While many companies "are just starting to figure out what hit them," says IBM's Schweppe, many otherseven some companies that have overhauled their financial reporting systems in recent yearsare pressing ahead with new spending for upgrades to respond to the new requirements. Novell's Anderson, for one, says her company is going to "rethink this as a chance to have more real-time reporting systems in place," such as a more extensive set of digital dashboards.
Allstate Corp., the nation's largest publicly held personal insurer, began to overhaul its financial reporting process a few years ago by collecting data from "more than a handful" of different legacy systems that track data from the company's various administrative and claims processes with an enterprise resource planning system from SAP.
After Bush signed the reforms into law, the company decided it needed more. So it set about retooling its financial reporting system so that it could meet the new deadlines. Moreover, it started compiling company performance and operational metrics into real-time electronic "scorecards," to meet new rules calling for companies to write a special report in their year-end filings that describes the extent and quality of their internal auditing controlsand the effectiveness of the information systems they use to keep the top brass up to date on the numbers. "It not only requires the use of technology but it requires your leadership team to understand how the data is processed through it, and what changes are being made to it so we can say that this truly represents our financial position at a certain point in time," says Kathleen Swain, Allstate's assistant vice president of enterprise financial solutions. Longer-term, Swain says, the new regulations may add to the "business case" being made by IT officials inside the company for more IT spending.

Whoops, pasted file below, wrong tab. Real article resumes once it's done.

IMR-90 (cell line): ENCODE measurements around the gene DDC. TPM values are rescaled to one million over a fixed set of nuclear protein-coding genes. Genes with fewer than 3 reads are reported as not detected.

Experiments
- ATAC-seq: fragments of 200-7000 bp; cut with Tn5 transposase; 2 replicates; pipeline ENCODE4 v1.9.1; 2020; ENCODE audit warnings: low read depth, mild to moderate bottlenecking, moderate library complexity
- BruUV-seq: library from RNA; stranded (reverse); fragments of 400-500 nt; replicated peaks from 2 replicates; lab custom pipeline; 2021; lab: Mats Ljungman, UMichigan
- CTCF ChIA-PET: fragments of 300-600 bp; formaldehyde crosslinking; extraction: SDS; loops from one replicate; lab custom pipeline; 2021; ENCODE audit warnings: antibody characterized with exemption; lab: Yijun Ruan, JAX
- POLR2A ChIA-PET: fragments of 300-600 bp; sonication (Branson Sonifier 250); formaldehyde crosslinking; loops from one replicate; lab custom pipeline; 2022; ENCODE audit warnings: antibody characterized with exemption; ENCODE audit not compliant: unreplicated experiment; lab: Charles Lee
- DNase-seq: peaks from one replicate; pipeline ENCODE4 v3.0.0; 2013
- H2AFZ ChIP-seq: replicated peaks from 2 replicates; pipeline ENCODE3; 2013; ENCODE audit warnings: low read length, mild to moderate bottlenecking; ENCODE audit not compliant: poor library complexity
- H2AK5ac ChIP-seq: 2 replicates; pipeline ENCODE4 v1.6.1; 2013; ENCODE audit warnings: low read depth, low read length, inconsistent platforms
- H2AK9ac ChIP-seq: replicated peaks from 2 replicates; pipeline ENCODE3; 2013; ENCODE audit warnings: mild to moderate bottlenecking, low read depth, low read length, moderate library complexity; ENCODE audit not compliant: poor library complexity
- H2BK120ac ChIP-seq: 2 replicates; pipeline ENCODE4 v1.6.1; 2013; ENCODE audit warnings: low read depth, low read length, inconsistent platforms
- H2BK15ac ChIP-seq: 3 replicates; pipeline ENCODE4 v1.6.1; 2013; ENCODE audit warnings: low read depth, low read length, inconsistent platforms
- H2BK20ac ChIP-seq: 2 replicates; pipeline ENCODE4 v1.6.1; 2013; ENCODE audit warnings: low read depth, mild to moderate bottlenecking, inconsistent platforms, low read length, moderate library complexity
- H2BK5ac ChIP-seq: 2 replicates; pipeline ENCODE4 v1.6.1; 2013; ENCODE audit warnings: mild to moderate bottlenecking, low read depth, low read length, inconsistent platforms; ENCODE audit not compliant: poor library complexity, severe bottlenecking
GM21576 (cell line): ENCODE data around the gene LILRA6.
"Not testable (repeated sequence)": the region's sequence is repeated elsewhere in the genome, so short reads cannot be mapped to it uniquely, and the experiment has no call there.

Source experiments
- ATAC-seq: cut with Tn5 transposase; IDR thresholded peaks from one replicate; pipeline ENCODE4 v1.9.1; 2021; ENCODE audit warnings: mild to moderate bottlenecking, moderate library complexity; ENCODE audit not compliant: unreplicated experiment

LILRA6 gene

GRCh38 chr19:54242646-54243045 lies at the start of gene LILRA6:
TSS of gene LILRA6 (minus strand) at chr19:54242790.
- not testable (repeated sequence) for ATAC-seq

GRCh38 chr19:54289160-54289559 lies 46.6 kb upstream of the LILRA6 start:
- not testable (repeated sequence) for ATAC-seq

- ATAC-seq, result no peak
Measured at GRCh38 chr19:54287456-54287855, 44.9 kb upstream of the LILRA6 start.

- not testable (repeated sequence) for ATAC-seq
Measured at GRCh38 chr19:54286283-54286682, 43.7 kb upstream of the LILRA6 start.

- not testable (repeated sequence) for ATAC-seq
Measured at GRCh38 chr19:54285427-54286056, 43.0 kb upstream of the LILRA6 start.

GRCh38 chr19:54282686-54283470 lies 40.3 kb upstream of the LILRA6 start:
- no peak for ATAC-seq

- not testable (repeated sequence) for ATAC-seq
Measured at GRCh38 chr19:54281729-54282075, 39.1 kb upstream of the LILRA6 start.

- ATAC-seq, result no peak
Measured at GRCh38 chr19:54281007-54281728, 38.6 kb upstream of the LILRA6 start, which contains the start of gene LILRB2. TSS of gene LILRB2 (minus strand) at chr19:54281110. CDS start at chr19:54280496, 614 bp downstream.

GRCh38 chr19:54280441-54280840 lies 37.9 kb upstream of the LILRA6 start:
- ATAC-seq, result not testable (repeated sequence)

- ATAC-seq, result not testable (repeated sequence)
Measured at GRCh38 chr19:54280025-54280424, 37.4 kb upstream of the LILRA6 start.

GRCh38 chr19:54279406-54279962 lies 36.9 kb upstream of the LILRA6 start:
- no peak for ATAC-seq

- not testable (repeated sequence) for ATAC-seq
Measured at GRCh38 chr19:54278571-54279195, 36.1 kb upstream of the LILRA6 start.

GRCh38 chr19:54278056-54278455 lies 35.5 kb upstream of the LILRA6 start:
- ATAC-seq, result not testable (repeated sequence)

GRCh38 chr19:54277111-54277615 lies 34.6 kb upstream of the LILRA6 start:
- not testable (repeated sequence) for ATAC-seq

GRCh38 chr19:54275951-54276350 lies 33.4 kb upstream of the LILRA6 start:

At Richardson, Tex.-based Fossil Inc., it's a similar story. According to Randy Kercho, Fossil's executive vice president, the fashion watch company is in the process of implementing various business intelligence applications from Cognos, some in response to the new deadlines. In addition, the company is moving forward with new Web-based applications and a new enterprise system from SAP. "These systems, implemented or in the process of implementation by our IT department, will help us have the tools we need to better analyze our financial results, in addition to reducing the time it takes to obtain financial and operational data," Kercho says.
The company is also asking 18 people to sign off on the integrity of the numbers and financial reporting systems used to obtain them, including the country managers and top financial officers of each of Fossil's eight foreign subsidiaries. "We then also obtain a verbal affirmation from our division presidents, legal and operations group," Kercho says, "and we're considering obtaining a sign-off from our CIO. It would certainly be an additional measure of comfort if the CIO would verify that no known breaches of the system have been identified and that no breakdowns of controls were identified or changed during the quarter."
Even before the new rules were put in place, collating the information needed for quarterly reports, for some companies, was a huge task involving business units that might be spread across the globe. Fossil's Kercho, for one, says the need to assimilate information from disparate systems around the world "is really where a lot of the time comes in" that's needed to meet filing deadlines. Adds Sandra Kinsey, partner at Hogan & Hartson and former SEC senior counsel from 1990 to 2000: "Getting these financial reports filed earlier is going to be challenging for companies, especially big multinationals with diverse operations spread over different countries. But it will be hardest on small public companies that don't necessarily have the teams of in-house compliance people in place."
This article was originally published on 12-13-2002